When adding trees and shrubs to your landscape, planting in the fall offers several benefits.

When adding trees and shrubs to your landscape, planting in the fall offers several benefits.

Photo provided by Jennifer Ott

Know when to plant new additions to your landscape

By: Kara Szymanski | Metro | Published September 19, 2023


METRO DETROIT — Planting new trees, bushes, shrubs and flowers can really brighten up a landscape and boost curb appeal, but knowing when to plant them is the key to having a thriving yard.

When timed right, planting additions can result in long-lasting landscaping; however, when timed wrong, you could be planting your hard-earned money to rest forever.

The key is to know what season and weather are best for new plants.

Linda Pelloni, the director of the Shelby Gardeners Club, said fall is the best time to plant.

“When adding trees and shrubs to your landscape, planting in the fall offers several benefits. It’s an ideal time for you, as all the hard gardening work of spring and the upkeep of summer will be winding down — plus it’s the best time for the tree,” Pelloni said in an email interview.

She said Marianne Willburn, gardening expert and author, says that the following are best to plant in the fall: butterfly bush, hydrangea, forsythia, beauty berry, viburnum and more.

“A shrub by definition is a woody, multi-stemmed plant, either deciduous or evergreen, that can grow from just a few inches high to over ten feet tall. Cooler air temperatures in the fall give freshly planted trees and shrubs a better chance to develop healthier root systems more rapidly than those planted in hotter months,” Pelloni said.

She said the recommended time for moving trees and shrubs is during the dormant season. Early spring is generally the best time to transplant; conditions should be ideal for rapid root growth. Digging should be done when the soil is moist and when the plant is not under moisture stress.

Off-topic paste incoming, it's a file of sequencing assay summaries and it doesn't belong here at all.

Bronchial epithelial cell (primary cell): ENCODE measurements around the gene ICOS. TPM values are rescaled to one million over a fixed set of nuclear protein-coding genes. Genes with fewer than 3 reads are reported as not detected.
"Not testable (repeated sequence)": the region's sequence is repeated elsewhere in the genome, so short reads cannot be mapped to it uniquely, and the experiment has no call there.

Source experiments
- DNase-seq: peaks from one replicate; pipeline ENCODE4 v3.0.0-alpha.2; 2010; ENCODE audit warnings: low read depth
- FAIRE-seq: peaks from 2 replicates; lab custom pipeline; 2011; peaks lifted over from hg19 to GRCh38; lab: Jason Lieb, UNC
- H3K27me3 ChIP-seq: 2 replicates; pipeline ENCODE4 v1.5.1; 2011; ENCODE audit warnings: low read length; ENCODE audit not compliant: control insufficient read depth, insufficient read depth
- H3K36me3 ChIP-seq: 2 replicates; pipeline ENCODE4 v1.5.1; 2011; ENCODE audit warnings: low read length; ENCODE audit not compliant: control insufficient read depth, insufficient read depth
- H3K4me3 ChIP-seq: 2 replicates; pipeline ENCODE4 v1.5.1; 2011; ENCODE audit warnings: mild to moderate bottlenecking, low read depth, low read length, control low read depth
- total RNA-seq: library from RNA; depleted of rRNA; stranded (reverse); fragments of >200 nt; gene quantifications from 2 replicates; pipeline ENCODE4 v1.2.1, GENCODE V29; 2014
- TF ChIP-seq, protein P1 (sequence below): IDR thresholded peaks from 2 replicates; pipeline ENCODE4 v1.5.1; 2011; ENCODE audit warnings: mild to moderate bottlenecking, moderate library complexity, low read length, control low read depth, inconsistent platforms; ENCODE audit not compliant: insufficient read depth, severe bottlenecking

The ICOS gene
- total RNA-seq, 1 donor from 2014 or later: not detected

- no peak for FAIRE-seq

Jennifer Ott, of My Thyme Gardens, which serves Macomb and Oakland counties, said autumn is the perfect time to nurture your green space by planting trees and shrubs. While early spring has its charms, fall planting comes with distinct advantages.

“Unlike the summer heat, fall provides milder temperatures, reducing the stress on newly planted trees and shrubs. Planting in the fall gives them a head start on establishing strong root systems before winter arrives,” she said in an email.

Ott said the soil is still warm from summer, offering an ideal environment for root growth. If a plant is planted during the summer heat, it will quickly dry out, turn a brown or orange color and die.

“Fall planting ensures your green additions have time to acclimate before the snow blankets the ground. The sweet spot for planting trees and shrubs is six to eight weeks before mid to late December, typically from early September through mid-October. Take advantage of fall sales at your local nurseries for the best deals,” she said.

She said that when choosing your green additions, think beyond aesthetics and consider their impact on the local ecosystem.

“For example, planting an oak tree not only provides shade but supports a staggering 2,300 species, including various birds, fungi, invertebrates, and mammals. Opt for native species like inkberry over less resilient options like boxwood. Inkberry’s berries offer sustenance to birds and small mammals and serve as host plants for moths. In contrast, boxwood can attract pests like leaf miners and spider mites,” Ott said.

The challenge lies in finding species that blend beauty with biodiversity, offering homes and food to beneficial insects and pollinators.

“Remember, trees and shrubs are your allies in reducing energy consumption. They can save up to 25% of a household’s heating and cooling energy. They also lower surface temperatures on driveways and sidewalks, reduce lawn maintenance and the need for harmful chemicals and fertilizers, and create peaceful, dust-free environments,” Ott said.

For more information, garden coaching or to contact Ott, visit mythymegardens.com or call (586) 255-4386.